I've done this "parent reader" gig a few times in the past, and I've learned a few things along the way. The first time I did it this, when Cal was in Pre-K, it took a lot more planning and schedule swapping (I was still working full time back then), so it was a higher pressure situation all around. I actually had to get some kind of special dispensation from the teacher to switch slots, since "parent readers" were supposed to come in only for the kids' SUPER DUPER ALL ABOUT ME SUPERSTAR week, and on Cal's original week I was work-scheduled up to the gills. (Cal went to a private school in midtown Atlanta at the time, and as a general rule I've noticed private schools are much less understanding about parents not being able to drop every damn thing and show up midday for stuff on short notice.) But anyway, that first time, the book I brought was...well, I thought it was a good idea. It was one of Cal's favorite books. It was by Dr. Seuss. We had a big hardcover with pictures that everyone could see, even all the way in the back. I loved this book as a kid myself. Right here:
MAJOR ERROR. First of all, the book is 64 pages long. Second of all, it has way too many words. Third, too much lingual dexterity is required, so you can only read it so fast.
I think by page four of the Happy Birthday book, the kids in the class were flopping around on the floor, running around the back of the room, and generally talking through the whole thing. (Even my own kid was losing interest, and this was HIS BOOK.) I think I skipped a whole chunk of pages in the middle, just to get through it (no one noticed), and at the end, one of the teachers came up to me and said (sympathetically, helpfully), "Yeah, I find that...shorter books are...usually better choices."
I'm not a naturally performative person. I will read to my own kids but I don't naturally have the type of personality that makes me want to read to all kids. I'm not even sure that I like most kids that aren't my own kids. But I can limp through this "parent reader" type of thing OK, because now I know to make better book choices. In sum:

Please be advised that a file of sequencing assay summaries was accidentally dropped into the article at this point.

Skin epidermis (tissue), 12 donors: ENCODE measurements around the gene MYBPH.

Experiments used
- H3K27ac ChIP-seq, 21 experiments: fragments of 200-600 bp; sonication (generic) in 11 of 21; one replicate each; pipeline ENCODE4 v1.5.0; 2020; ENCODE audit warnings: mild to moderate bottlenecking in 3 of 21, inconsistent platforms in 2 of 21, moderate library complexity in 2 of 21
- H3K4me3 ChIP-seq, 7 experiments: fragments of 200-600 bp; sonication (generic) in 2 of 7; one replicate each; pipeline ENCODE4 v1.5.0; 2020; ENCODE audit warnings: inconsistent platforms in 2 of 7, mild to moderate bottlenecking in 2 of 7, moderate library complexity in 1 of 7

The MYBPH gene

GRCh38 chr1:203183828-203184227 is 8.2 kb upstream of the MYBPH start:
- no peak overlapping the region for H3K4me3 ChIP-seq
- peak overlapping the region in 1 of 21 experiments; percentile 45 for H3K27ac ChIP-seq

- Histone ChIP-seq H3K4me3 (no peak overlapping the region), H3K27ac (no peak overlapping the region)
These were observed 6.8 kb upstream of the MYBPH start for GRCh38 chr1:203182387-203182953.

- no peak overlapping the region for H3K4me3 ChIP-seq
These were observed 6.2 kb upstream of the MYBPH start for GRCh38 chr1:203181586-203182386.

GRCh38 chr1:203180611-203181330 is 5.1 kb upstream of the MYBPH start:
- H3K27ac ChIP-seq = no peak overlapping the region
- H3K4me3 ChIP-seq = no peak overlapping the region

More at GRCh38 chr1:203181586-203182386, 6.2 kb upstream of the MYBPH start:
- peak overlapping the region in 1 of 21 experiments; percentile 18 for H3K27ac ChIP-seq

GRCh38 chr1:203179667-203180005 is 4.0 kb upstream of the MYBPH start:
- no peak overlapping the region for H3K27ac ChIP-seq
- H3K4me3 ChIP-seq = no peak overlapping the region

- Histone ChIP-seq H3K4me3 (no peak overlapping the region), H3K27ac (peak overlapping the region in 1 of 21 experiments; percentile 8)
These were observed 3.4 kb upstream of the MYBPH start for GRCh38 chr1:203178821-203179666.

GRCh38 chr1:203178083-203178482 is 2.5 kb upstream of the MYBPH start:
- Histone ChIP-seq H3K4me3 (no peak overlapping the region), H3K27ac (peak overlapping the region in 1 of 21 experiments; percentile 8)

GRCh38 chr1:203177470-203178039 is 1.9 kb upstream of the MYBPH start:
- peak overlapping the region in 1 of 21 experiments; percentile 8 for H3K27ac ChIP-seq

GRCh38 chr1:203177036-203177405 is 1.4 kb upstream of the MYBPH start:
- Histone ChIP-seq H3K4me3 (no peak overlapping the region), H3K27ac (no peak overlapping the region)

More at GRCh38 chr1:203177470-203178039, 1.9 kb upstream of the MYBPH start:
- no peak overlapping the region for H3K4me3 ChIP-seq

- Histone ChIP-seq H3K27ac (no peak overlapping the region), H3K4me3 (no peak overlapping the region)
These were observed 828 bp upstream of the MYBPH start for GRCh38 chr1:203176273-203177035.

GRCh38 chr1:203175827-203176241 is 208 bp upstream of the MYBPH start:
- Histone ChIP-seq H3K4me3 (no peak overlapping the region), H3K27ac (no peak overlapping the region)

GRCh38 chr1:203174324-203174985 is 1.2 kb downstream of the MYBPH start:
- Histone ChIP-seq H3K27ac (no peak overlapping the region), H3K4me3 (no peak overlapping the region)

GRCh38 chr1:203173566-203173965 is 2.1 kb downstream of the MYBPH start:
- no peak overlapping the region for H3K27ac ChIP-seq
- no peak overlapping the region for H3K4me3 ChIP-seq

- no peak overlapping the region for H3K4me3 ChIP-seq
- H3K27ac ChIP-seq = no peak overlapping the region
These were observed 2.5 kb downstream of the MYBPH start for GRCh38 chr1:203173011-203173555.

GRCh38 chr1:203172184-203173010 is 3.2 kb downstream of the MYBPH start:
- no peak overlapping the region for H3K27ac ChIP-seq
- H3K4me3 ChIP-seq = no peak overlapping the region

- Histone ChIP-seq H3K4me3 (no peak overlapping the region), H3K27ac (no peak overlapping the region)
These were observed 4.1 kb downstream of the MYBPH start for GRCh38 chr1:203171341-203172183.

* Keep it short.
* Keep it pithy.
* It doesn't matter if it's "too easy" for your kid. The other kids don't care how sophisticated your child's taste is, and the teacher isn't making judgements on your household or your kids' I.Q. if you end up choosing SPIDER-MAN'S POP-UP LASER TAG ADVENTURE for your parent reader selection, so long as the kids in the class stay out of her hair for ten minutes so she can check her e-mail and finish her sandwich.
* Pick books that are funny, where you can really act out the voices, are almost always successful if you're willing to go there.
* For God's sake, don't read The Giving Tree unless you want to cry in front of a bunch of five-year olds like some kind of psycho. In fact, I try to stay away from melancholia altogether, because I hate feelings. Where the Wild Things Are? Get outta here. The Runaway Bunny? Fuck you.
* Bring a selection, and let the kids choose, but know that there will be split votes and you'll have to end up reading pretty much all of them.
So here are the ones I brought.
Not pictured: Don't Push the Button (which is kind of a dumb book, but interactive--and yes, I know the book was not written for me, but it's still dumb) and The Monster at the End of This Book, which is actually the perfect book for this kind of thing, but it's only available in teeny tiny board book or Little Golden Book size, and also I can't find our copy. (Those groovy fonts, tho!)
We ended up having time to read three. Don't Push the Button as a warm-up act, This Is Not My Hat as the headliner (I like the art in that one, as well as in John Klassen's other book I Want My Hat Back--first in a three part hat oeuvre, I suppose), and closing with that old evergreen Don't Let The Pigeon Drive the Bus.
"How come you have so many funny books?" this one kid in the front row asked me at the end. Like it was some kind of accident. Kid, you don't even know.